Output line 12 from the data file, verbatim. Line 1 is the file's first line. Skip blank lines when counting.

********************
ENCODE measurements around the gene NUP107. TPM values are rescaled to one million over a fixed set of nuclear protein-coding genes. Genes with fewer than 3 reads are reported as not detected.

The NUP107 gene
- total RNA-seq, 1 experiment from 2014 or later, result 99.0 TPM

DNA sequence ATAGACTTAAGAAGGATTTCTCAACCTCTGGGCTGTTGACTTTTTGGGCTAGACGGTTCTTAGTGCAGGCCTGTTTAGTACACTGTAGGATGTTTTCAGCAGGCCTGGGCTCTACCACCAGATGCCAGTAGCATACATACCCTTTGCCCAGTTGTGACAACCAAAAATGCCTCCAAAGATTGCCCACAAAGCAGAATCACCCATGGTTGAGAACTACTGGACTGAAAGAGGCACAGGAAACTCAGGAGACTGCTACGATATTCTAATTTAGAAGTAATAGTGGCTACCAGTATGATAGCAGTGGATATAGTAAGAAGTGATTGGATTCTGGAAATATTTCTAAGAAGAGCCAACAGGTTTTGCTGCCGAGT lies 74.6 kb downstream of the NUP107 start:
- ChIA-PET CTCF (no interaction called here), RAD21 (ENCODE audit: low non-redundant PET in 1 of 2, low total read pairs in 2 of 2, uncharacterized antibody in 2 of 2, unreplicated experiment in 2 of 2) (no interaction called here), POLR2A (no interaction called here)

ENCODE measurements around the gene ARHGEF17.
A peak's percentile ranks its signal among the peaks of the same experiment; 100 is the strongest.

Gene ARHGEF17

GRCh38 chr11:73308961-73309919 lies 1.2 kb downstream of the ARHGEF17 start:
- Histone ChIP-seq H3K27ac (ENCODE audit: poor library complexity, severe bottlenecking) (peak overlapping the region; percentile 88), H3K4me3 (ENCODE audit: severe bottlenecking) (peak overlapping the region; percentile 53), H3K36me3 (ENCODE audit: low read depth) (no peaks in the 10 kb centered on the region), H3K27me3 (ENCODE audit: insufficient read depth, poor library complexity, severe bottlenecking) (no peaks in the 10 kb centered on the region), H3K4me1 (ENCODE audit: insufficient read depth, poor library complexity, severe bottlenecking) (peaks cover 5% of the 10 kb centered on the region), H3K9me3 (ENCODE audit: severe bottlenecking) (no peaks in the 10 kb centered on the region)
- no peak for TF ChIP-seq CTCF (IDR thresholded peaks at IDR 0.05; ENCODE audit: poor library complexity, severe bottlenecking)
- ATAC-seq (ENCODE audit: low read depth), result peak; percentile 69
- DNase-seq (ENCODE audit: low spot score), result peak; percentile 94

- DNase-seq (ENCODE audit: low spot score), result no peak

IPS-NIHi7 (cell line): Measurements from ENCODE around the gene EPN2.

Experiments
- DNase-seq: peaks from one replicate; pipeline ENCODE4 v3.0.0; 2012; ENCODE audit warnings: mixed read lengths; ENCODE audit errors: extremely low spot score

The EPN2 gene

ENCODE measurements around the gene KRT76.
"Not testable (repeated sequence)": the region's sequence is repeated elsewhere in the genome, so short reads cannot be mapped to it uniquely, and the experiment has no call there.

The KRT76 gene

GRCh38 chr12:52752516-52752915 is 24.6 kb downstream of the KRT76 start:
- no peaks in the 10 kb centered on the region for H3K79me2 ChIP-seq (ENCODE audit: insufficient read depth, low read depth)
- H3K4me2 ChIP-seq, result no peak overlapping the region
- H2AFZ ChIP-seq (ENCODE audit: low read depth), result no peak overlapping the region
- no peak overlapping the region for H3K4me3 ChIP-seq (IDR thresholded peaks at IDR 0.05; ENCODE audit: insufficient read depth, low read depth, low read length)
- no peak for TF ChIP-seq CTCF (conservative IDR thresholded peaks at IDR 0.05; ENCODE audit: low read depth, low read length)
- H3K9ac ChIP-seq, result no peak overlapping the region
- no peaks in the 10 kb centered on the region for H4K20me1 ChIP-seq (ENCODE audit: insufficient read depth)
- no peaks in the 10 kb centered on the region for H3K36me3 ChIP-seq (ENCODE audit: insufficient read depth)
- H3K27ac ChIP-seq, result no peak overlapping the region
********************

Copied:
- ATAC-seq (ENCODE audit: low read depth), result peak; percentile 69